Bernanke Spells “Recovery” F-A-I-L-U-R-E
We’re now five years into the worst recovery in the post-WWII period.
Based simply on historical business cycles, we should already be out of recovery and into a “growth” stage for the US economy. This should have happened even with barely any stimulus from the Fed.
Instead, the Fed has spent TRILLIONS of Dollars and failed to deliver anything resembling economic growth. The number of people who are of working age who are actually working has barely budged since the 2009 low.
In plain terms, this chart shows us point blank that all the talk of “unemployment falling” is total BS. The Feds simply alter their methodology to make the employment picture look better, but that doesn’t change the fact that jobs have not and are not coming back in any meaningful way.
During this period, we had QE 1, QE 2, Operation Twist 2, QE 3 and QE 4. Where in the above chart do you see any real improvement in jobs as a result of these efforts? What data is the Fed looking at when it talks about “recovery” (other than the stock market and housing market which are once again bubbles)?
It’s not as though stocks rallying so high is a great thing either. The S&P 500’s CAPE predicts at best a 4% annual return for stock investors over the next 20 years.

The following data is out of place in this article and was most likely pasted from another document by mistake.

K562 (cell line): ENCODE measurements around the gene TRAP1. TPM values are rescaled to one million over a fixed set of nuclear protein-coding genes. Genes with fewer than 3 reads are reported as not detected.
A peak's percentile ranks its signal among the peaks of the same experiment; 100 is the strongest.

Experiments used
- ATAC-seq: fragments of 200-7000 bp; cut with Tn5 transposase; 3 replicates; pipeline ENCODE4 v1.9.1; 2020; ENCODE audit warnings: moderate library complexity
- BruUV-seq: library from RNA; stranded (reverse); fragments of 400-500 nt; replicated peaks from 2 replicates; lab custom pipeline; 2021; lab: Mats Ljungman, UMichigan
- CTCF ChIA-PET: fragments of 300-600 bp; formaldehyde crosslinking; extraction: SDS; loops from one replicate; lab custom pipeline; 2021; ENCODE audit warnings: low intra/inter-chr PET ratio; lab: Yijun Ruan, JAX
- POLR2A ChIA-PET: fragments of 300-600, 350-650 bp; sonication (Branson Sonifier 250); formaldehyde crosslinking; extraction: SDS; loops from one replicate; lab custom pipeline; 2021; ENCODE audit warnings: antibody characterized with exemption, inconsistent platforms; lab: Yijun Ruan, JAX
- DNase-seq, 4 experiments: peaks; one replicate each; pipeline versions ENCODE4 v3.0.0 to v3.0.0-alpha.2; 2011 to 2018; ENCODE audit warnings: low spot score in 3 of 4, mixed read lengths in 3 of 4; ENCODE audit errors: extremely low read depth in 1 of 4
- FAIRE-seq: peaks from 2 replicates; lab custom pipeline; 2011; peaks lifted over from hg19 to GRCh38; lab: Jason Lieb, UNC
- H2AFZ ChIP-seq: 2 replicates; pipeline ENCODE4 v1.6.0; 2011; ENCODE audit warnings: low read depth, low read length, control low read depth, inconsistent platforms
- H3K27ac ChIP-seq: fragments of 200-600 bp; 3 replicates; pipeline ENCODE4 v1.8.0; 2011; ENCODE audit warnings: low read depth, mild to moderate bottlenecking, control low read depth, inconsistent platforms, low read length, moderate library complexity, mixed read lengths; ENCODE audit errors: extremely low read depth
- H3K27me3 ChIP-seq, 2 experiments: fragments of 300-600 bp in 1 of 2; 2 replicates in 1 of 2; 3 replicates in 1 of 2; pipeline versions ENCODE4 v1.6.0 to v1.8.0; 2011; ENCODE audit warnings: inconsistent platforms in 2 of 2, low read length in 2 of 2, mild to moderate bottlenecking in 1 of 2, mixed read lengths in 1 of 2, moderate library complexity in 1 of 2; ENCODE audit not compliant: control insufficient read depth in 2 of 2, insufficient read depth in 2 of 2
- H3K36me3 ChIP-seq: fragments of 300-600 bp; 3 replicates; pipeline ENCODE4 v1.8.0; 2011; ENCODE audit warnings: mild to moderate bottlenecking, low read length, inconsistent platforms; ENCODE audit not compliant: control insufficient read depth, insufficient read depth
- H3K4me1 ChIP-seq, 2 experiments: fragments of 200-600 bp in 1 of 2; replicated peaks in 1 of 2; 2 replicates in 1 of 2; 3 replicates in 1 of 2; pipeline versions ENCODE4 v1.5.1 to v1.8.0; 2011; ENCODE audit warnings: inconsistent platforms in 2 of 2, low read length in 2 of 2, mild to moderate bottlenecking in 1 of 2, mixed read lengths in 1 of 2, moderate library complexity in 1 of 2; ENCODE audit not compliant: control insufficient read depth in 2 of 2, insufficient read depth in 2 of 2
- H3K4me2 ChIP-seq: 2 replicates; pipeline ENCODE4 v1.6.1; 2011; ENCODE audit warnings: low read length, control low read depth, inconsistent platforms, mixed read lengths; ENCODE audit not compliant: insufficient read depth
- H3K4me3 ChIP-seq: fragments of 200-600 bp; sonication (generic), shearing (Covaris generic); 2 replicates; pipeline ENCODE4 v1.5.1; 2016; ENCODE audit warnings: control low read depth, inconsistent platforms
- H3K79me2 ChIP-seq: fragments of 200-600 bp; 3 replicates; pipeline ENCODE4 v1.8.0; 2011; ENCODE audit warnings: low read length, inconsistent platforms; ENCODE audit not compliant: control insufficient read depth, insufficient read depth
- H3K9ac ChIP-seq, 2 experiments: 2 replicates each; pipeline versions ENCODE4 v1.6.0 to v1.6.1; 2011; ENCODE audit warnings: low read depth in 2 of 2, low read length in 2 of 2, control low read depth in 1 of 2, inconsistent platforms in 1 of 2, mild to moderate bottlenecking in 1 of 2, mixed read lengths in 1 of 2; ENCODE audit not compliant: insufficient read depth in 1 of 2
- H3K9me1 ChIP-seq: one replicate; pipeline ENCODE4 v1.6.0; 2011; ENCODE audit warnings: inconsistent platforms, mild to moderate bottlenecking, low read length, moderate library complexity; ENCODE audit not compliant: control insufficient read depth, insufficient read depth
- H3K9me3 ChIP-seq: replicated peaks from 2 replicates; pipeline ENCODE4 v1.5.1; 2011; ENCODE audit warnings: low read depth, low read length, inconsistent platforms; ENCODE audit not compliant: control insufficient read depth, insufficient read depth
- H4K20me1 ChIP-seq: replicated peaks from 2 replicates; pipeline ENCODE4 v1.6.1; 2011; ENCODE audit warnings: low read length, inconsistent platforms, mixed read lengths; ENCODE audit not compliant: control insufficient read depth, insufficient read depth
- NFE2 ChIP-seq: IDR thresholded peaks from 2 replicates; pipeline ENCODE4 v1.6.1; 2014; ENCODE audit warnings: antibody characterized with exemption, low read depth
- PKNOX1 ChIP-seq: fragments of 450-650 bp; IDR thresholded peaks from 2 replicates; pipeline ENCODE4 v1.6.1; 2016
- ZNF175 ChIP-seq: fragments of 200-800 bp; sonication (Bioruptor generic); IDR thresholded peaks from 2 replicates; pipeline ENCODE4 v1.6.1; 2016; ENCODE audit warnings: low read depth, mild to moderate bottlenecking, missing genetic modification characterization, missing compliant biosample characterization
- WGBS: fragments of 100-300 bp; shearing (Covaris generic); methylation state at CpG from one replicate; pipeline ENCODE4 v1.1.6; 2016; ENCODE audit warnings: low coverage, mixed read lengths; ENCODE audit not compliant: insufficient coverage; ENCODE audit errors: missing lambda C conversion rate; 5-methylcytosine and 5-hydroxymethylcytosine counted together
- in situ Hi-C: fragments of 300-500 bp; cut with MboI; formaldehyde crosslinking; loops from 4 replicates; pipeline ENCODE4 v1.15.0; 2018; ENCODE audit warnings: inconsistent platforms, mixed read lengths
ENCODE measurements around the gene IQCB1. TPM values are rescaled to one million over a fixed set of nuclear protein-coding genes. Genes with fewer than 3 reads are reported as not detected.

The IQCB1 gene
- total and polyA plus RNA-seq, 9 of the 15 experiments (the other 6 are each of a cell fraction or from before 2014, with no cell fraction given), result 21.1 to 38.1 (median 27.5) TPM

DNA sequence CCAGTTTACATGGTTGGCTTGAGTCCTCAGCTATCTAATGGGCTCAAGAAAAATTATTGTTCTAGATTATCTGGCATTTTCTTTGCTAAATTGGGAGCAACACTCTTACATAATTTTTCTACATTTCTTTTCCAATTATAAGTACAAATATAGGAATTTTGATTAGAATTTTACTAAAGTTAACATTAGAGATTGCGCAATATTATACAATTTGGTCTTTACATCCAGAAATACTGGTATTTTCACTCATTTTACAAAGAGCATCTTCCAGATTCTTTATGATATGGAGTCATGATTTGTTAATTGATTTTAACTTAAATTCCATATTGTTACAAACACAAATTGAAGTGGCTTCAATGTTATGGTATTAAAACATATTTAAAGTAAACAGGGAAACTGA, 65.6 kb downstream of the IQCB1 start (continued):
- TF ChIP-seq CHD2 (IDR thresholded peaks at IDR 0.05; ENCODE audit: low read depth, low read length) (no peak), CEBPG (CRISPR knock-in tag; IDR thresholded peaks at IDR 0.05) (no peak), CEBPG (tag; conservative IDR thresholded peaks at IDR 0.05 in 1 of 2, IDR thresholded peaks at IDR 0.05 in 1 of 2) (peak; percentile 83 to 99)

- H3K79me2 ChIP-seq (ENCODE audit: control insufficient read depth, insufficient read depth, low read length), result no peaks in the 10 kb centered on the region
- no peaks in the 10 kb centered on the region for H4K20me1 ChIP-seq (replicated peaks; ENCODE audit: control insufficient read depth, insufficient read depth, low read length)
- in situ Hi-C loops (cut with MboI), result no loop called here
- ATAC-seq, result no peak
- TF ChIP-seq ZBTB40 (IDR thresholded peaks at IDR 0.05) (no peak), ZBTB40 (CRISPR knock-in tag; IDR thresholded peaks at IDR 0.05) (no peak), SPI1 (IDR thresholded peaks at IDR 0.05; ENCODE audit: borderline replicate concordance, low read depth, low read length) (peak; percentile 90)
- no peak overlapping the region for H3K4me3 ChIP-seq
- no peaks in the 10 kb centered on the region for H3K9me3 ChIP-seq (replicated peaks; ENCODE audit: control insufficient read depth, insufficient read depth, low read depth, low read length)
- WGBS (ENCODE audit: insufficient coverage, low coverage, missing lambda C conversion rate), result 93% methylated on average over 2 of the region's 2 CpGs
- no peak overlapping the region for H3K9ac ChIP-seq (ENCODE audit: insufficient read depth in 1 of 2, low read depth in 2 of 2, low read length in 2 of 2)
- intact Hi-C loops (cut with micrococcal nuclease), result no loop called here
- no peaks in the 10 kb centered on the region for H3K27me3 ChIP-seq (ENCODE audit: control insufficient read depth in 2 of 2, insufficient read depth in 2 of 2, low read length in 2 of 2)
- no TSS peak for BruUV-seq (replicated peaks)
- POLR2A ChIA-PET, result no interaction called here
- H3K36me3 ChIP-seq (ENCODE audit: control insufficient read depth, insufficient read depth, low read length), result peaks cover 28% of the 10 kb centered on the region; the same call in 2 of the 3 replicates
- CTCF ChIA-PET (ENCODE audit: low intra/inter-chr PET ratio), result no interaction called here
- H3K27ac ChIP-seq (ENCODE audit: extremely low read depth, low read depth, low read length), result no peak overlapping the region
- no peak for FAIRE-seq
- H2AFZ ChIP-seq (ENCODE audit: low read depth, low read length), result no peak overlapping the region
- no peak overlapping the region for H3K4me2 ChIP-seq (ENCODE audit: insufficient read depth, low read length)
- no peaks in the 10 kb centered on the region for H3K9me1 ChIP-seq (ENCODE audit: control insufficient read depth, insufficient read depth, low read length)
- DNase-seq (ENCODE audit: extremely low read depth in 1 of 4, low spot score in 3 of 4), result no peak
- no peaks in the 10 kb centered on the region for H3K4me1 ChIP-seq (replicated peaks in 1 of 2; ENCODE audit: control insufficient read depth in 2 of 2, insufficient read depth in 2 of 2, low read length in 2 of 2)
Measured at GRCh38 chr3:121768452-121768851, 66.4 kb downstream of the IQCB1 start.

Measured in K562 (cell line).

If you’re unfamiliar with CAPE it is the cyclically adjusted price-to-earnings ratio.
In simple terms CAPE measures the price of stocks against the average of ten years’ worth of earnings, adjusted for inflation.
The reason you use the average earnings over 10 years is due to the business cycle. Typically the US experiences a boom and bust once every ten years or so.
By using the average earnings over a ten-year period, you smooth out your earnings data to account for both booms and busts. As a result you get a much clearer measure of a business’s profits, which is the best means of valuing that business’s worth.
CAPE is better at predicting stock market returns than P/E, Government Debt/ GDP, Dividend yield, Fed Model, and many other metrics commonly used by analysts (most of which really predict much of anything).
This is not to say that stocks can’t go even higher than they are today. Bubbles, such as the one we’re experiencing today, can often last longer than anyone expects.
However, based on over 100 years’ worth of data, anyone who is looking to invest for the long term by buying the market today can expect, at best, a 4% real return per year over the next 20 years (this includes both dividends and capital appreciation after inflation).
Today the S&P 500 has a CAPE of over 22. This means the market as a whole is trading at 22 times its average earnings of the last ten years. It’s also definitively in bubble territory.
Folks, QE does nothing but create stock bubbles. Nothing at all. The US economy isn’t in “recovery” which is extraordinary because historically even if the Fed had done NOTHING we’d already be in recovery. The fact that the Fed has spent TRILLIONS of dollars and is still talking about a weak recovery only shows that the Fed doesn’t actually have the tools (or know how) the improve the economy… or jobs.
We all know how bubbles end, with a bang. This one will be no different from the last three.
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